This team’s (and Alaska’s PSIO team’s) expertise on oil spill issues is particularly relevant. We all lived and worked through the Exxon oil spill, and we all committed to the principle that this would never happen again in Alaska’s waters, at least not on our watch. That’s why we created the Petroleum Systems Integrity Office (PSIO) when we saw proof of improper maintenance of oil infrastructure in our state. And that’s why we instituted new oversight and held BP and other oil companies financially accountable for poor maintenance practices. And that’s why we cracked down on unethical and unsound practices by oil companies and their contractors that operate in Alaska. And that’s why I filed a Friend-of-the-Court brief against Exxon’s interests for its decades-old responsibility to compensate victims adversely affected by the Exxon-Valdez oil spill. None of these actions made us popular with oil company management. (In fact, Commissioner Irwin received a message from a North Slope oil company employee that summed up their view of our efforts well: the message told him to “go to hell, but resign first.”) Our relationship with Big Oil may have been perceived as contentious because we always put the interests of Alaskans first.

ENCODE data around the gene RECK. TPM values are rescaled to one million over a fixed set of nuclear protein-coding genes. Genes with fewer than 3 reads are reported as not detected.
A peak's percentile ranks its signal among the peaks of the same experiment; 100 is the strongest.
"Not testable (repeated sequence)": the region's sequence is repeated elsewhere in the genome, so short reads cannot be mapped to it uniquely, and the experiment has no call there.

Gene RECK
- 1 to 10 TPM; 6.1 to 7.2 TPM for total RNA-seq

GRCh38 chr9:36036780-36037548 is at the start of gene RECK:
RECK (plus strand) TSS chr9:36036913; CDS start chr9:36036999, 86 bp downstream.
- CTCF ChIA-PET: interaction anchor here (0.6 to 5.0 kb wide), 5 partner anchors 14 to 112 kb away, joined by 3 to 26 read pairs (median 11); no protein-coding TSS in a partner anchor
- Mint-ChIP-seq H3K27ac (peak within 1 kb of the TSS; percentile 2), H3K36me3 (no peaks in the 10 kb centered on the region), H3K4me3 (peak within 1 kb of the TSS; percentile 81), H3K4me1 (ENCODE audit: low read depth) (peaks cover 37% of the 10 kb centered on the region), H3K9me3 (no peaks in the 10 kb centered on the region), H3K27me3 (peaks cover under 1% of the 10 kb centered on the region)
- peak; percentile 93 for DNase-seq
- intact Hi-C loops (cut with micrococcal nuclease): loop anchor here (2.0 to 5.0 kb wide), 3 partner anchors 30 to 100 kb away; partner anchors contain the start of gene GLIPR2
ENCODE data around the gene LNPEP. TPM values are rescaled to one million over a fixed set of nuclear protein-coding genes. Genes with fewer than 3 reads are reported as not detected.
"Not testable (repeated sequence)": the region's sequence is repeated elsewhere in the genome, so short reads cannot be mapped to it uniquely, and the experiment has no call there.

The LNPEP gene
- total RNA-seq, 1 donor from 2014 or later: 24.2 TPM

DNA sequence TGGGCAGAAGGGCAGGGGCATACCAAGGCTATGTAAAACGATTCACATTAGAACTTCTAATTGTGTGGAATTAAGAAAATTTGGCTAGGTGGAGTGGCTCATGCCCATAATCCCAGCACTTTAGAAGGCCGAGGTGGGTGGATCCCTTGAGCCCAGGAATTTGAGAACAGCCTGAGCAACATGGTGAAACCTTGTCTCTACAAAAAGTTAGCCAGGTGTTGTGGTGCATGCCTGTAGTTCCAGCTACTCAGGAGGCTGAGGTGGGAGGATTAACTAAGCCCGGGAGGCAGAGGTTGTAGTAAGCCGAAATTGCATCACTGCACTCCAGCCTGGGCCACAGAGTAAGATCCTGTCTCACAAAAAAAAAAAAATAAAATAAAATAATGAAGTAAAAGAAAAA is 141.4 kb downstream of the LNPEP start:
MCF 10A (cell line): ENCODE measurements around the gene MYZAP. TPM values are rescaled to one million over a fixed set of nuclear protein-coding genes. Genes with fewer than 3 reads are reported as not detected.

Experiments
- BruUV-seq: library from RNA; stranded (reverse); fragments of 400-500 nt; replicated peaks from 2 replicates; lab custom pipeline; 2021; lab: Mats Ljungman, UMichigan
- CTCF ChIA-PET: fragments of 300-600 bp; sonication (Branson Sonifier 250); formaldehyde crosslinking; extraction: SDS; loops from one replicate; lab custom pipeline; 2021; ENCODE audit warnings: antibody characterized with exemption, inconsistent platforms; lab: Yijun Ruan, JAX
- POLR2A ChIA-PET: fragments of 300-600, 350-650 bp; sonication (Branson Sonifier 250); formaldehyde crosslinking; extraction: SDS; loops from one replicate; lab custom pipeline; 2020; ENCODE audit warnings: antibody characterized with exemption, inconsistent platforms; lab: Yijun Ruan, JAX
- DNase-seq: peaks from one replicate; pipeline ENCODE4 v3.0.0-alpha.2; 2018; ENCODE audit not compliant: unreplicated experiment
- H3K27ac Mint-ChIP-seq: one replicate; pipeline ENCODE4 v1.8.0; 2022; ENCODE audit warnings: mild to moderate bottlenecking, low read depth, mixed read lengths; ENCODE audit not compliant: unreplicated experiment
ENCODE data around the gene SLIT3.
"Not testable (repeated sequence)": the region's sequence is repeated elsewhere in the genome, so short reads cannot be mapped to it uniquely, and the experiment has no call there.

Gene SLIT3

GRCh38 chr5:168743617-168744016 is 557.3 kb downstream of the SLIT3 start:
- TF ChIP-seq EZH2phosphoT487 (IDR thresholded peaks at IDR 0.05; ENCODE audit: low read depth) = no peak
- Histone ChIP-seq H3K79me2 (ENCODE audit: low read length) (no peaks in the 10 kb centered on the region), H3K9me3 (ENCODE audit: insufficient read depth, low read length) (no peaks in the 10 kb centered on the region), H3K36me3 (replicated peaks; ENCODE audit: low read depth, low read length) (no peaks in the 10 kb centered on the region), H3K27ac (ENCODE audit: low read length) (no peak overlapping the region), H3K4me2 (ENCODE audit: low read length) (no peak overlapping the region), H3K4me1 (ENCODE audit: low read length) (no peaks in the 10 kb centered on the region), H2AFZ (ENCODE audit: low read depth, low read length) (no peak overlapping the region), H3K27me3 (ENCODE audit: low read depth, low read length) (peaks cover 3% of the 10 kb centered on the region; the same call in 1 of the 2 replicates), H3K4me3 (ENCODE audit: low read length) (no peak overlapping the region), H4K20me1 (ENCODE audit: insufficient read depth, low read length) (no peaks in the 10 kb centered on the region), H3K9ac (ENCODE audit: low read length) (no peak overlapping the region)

One thing that stands out about Governor Palin approach to regulation is that it is not regulation, but instead, oversight. For Governor Palin, it is not about heavy handed regulation or government putting "their boot on the throat" of an oil company. It is about ensuring that an oil company or a company in any industry is accountable for their actions and accountable to the consumer. It is indicative of Governor Palin's philosophy of government. In Going Rogue, Governor Palin wrote, " the role of government is to protect us, not to perfect us". This is quite the opposite of what President Obama is doing. Following the spill, he decided to suspend drilling in the Arctic and canceled leases in the Gulf and off the coast of Virginia; some of this has continued to this day. This is an example of the government trying to perfect. If no drilling is allowed, there is no chance for spills or environmental problems. There is "perfection"-- the absence of accidents. However, as Governor Palin, suggests government has a role of oversight and insurance of accountability as she has suggested with the federal law and the Alaskan office. The occurrence of car and plane accidents have not stopped people from driving or flying, nor should the occurrence of a drilling accident cause the halt of drilling. As Governor Palin also suggested, drilling must continue, and safer opportunities exist--like ANWR: